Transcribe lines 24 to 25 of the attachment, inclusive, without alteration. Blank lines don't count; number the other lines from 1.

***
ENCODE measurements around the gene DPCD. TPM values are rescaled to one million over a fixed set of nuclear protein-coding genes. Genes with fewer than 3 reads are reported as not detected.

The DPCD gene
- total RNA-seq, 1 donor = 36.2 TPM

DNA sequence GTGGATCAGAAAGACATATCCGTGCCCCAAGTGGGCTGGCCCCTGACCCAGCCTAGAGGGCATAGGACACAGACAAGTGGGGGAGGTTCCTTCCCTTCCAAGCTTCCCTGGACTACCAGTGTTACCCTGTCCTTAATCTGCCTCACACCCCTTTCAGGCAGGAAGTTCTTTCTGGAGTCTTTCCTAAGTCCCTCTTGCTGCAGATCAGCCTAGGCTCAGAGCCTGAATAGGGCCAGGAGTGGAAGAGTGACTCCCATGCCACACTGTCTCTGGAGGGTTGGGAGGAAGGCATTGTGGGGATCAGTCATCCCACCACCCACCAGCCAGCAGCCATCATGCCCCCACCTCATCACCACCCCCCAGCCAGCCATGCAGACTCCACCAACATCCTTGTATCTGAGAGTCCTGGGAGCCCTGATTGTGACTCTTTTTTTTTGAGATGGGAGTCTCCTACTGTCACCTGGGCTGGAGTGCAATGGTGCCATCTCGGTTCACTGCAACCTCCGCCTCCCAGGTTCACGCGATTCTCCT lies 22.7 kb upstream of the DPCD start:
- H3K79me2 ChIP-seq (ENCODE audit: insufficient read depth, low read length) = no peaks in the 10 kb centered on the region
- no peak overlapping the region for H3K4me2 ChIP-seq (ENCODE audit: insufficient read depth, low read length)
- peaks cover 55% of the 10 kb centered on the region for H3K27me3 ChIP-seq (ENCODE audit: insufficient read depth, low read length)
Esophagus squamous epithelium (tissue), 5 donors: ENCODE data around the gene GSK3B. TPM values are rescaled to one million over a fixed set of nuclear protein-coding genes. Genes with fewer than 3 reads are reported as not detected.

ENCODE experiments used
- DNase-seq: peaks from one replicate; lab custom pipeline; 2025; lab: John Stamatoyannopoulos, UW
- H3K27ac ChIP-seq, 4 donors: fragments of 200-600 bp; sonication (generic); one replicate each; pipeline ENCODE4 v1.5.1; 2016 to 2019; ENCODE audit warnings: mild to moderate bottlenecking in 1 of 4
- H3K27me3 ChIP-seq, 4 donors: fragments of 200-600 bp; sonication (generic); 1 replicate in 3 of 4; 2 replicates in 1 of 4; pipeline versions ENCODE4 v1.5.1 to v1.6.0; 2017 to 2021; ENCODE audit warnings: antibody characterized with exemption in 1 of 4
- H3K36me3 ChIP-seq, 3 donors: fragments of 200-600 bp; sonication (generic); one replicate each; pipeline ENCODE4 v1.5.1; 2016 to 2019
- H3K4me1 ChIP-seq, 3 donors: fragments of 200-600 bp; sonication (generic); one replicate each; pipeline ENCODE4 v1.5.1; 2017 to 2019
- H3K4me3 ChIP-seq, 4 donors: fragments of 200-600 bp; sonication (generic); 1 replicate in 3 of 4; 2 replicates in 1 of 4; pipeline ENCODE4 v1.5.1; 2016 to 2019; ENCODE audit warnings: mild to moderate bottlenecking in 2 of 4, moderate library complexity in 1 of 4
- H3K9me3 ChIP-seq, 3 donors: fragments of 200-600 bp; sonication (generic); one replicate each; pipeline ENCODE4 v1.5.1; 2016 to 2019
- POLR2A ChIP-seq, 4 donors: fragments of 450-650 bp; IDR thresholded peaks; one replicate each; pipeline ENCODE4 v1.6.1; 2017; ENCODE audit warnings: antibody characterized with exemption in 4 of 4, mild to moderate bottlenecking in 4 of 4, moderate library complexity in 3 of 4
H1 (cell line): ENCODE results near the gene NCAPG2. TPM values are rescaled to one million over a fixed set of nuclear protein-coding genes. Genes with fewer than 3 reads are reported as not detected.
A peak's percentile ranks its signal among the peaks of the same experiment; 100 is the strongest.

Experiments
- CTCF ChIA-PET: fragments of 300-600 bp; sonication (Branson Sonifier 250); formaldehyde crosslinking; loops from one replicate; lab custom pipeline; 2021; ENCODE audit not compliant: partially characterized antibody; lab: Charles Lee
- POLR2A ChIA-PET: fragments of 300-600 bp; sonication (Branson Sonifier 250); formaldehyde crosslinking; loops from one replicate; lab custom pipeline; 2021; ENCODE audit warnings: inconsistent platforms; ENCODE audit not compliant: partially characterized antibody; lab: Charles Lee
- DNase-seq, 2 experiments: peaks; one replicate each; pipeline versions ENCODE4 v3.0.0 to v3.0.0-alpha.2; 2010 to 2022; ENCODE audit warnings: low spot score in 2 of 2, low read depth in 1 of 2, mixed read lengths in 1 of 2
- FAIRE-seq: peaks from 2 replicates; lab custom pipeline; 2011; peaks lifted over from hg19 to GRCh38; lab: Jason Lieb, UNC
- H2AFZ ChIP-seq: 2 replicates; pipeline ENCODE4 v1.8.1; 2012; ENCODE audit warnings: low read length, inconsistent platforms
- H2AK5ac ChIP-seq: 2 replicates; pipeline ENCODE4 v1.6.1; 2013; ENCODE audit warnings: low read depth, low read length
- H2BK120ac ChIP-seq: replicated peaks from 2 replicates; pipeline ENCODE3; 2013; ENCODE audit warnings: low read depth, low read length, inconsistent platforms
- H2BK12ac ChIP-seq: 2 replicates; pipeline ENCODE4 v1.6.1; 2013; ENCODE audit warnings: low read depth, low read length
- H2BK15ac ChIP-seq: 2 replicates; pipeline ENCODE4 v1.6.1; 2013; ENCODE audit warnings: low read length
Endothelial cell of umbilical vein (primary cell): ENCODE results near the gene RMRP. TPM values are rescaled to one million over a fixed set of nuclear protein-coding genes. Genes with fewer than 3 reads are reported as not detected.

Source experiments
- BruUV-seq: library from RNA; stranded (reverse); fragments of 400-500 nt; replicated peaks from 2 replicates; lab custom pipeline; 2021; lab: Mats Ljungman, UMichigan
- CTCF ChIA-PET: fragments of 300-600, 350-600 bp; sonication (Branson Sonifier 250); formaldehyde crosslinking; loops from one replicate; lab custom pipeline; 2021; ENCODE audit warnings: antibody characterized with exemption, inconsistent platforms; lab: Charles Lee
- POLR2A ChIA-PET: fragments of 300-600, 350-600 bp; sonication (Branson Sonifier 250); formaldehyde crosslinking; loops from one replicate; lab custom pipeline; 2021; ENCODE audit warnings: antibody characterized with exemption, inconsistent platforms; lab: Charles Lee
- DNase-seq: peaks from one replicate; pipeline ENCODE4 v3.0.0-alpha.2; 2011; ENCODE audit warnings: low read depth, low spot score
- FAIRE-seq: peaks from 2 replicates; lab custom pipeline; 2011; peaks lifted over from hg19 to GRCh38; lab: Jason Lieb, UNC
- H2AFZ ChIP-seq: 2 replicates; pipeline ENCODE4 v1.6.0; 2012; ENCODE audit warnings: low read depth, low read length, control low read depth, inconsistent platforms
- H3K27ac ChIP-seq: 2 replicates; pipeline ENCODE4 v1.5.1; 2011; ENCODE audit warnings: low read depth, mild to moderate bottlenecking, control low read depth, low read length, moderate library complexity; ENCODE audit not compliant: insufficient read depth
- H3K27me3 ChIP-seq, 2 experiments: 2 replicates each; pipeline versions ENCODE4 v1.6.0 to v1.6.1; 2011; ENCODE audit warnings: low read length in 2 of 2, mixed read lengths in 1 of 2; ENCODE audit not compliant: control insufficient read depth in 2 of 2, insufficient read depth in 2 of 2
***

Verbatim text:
- FAIRE-seq: peaks from 2 replicates; lab custom pipeline; 2011; peaks lifted over from hg19 to GRCh38; lab: Jason Lieb, UNC
- H2AFZ ChIP-seq: 2 replicates; pipeline ENCODE4 v1.8.1; 2012; ENCODE audit warnings: low read length, inconsistent platforms